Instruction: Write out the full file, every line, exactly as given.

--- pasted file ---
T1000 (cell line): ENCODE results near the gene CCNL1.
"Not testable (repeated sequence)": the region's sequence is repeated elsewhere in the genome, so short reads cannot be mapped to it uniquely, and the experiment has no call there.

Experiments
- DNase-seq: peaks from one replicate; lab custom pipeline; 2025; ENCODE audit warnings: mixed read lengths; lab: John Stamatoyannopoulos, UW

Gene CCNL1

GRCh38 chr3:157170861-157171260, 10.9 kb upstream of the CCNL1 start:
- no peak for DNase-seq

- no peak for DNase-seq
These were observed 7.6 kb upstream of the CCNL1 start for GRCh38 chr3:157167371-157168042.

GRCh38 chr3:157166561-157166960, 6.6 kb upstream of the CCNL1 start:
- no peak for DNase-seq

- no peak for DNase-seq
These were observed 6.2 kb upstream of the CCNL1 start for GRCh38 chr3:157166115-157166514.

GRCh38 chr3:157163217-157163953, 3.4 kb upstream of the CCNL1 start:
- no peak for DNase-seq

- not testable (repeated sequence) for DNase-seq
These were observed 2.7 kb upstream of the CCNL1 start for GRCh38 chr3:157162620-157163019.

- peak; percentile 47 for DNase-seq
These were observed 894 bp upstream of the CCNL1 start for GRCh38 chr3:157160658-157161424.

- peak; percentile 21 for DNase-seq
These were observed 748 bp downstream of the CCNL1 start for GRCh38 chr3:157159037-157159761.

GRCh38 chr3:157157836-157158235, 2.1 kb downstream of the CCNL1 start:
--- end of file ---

T1000 (cell line): ENCODE results near the gene CCNL1.
"Not testable (repeated sequence)": the region's sequence is repeated elsewhere in the genome, so short reads cannot be mapped to it uniquely, and the experiment has no call there.

Experiments
- DNase-seq: peaks from one replicate; lab custom pipeline; 2025; ENCODE audit warnings: mixed read lengths; lab: John Stamatoyannopoulos, UW

Gene CCNL1

GRCh38 chr3:157170861-157171260, 10.9 kb upstream of the CCNL1 start:
- no peak for DNase-seq

- no peak for DNase-seq
These were observed 7.6 kb upstream of the CCNL1 start for GRCh38 chr3:157167371-157168042.

GRCh38 chr3:157166561-157166960, 6.6 kb upstream of the CCNL1 start:
- no peak for DNase-seq

- no peak for DNase-seq
These were observed 6.2 kb upstream of the CCNL1 start for GRCh38 chr3:157166115-157166514.

GRCh38 chr3:157163217-157163953, 3.4 kb upstream of the CCNL1 start:
- no peak for DNase-seq

- not testable (repeated sequence) for DNase-seq
These were observed 2.7 kb upstream of the CCNL1 start for GRCh38 chr3:157162620-157163019.

- peak; percentile 47 for DNase-seq
These were observed 894 bp upstream of the CCNL1 start for GRCh38 chr3:157160658-157161424.

- peak; percentile 21 for DNase-seq
These were observed 748 bp downstream of the CCNL1 start for GRCh38 chr3:157159037-157159761.

GRCh38 chr3:157157836-157158235, 2.1 kb downstream of the CCNL1 start: